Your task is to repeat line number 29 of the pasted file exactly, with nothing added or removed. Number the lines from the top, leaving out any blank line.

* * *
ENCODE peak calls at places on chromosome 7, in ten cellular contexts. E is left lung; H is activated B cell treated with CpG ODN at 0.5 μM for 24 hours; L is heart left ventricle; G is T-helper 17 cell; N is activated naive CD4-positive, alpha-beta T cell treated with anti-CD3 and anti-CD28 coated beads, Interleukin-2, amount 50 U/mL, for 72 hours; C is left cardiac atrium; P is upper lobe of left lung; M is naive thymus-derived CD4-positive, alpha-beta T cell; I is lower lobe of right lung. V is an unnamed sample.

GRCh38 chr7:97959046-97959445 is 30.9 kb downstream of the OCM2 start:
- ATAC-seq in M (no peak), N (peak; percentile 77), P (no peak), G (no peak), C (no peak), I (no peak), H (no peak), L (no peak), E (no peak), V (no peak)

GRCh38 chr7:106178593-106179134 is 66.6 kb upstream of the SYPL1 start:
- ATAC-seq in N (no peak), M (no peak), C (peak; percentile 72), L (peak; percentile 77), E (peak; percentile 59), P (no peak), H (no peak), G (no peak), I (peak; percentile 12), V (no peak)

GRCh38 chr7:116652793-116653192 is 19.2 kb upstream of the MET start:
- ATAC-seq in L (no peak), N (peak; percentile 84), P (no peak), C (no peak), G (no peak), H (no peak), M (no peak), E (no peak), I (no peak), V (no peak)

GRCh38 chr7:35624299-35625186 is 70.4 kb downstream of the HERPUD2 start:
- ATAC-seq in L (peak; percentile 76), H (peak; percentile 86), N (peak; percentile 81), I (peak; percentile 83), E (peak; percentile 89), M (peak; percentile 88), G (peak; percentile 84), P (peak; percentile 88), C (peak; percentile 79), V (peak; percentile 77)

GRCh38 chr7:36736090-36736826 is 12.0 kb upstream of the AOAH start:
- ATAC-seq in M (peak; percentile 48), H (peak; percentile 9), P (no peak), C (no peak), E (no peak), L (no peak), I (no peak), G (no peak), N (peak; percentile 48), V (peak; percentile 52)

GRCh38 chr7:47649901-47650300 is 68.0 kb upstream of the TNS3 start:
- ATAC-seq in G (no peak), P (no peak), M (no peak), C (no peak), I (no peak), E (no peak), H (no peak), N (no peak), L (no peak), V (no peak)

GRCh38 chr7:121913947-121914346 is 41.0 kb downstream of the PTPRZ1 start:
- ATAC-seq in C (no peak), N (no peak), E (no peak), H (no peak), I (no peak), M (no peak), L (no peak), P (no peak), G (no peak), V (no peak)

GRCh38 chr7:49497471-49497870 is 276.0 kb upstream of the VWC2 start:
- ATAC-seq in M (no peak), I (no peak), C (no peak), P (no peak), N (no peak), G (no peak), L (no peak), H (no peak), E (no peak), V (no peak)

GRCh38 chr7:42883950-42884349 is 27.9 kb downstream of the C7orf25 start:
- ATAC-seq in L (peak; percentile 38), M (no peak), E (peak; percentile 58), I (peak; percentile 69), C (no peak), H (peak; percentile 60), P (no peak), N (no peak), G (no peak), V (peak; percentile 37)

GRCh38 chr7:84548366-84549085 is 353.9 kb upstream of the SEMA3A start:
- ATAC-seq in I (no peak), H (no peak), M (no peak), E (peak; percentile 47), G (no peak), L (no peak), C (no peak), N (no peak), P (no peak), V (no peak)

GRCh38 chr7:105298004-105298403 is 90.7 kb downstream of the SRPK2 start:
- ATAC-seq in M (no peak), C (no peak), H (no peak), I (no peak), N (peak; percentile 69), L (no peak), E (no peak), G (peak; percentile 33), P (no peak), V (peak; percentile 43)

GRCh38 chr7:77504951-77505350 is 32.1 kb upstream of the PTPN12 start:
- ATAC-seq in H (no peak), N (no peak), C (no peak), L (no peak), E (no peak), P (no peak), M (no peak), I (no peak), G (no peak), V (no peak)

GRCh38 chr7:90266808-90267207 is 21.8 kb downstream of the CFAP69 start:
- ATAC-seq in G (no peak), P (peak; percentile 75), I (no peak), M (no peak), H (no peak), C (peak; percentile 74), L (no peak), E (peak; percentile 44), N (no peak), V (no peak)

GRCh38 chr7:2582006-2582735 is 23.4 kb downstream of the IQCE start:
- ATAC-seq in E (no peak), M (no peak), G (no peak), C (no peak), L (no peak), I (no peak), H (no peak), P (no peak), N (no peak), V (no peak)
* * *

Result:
- ATAC-seq in E (no peak), M (no peak), G (no peak), C (no peak), L (no peak), I (no peak), H (no peak), P (no peak), N (no peak), V (no peak)